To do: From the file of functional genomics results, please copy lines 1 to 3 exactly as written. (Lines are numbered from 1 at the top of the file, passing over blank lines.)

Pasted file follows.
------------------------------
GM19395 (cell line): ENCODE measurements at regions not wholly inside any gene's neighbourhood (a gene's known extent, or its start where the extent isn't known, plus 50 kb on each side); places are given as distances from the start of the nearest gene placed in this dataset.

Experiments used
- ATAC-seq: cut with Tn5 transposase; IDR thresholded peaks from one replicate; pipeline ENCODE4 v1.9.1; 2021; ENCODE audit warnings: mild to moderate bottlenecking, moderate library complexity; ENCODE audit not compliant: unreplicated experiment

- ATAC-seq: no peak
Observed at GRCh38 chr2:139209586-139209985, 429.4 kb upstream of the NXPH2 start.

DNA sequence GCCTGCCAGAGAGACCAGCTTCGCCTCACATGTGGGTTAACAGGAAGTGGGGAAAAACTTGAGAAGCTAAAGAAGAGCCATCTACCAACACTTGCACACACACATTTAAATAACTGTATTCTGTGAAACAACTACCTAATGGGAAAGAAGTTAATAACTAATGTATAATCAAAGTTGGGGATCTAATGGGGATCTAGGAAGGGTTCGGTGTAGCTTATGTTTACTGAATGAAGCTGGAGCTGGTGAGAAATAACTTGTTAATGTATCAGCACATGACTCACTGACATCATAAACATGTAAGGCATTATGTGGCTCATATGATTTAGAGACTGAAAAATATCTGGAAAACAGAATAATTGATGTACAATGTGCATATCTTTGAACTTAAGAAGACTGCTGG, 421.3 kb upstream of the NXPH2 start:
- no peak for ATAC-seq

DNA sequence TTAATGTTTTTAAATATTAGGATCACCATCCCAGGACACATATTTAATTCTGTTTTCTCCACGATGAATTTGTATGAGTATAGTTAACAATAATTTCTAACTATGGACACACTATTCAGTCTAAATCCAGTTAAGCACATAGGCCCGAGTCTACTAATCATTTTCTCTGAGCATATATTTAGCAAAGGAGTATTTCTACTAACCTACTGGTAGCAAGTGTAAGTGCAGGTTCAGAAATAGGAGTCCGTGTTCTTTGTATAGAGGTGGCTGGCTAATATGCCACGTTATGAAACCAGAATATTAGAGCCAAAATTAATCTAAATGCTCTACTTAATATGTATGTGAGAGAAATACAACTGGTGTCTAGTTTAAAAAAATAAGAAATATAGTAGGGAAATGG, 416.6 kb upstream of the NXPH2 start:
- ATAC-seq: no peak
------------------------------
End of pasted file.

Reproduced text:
GM19395 (cell line): ENCODE measurements at regions not wholly inside any gene's neighbourhood (a gene's known extent, or its start where the extent isn't known, plus 50 kb on each side); places are given as distances from the start of the nearest gene placed in this dataset.

Experiments used
- ATAC-seq: cut with Tn5 transposase; IDR thresholded peaks from one replicate; pipeline ENCODE4 v1.9.1; 2021; ENCODE audit warnings: mild to moderate bottlenecking, moderate library complexity; ENCODE audit not compliant: unreplicated experiment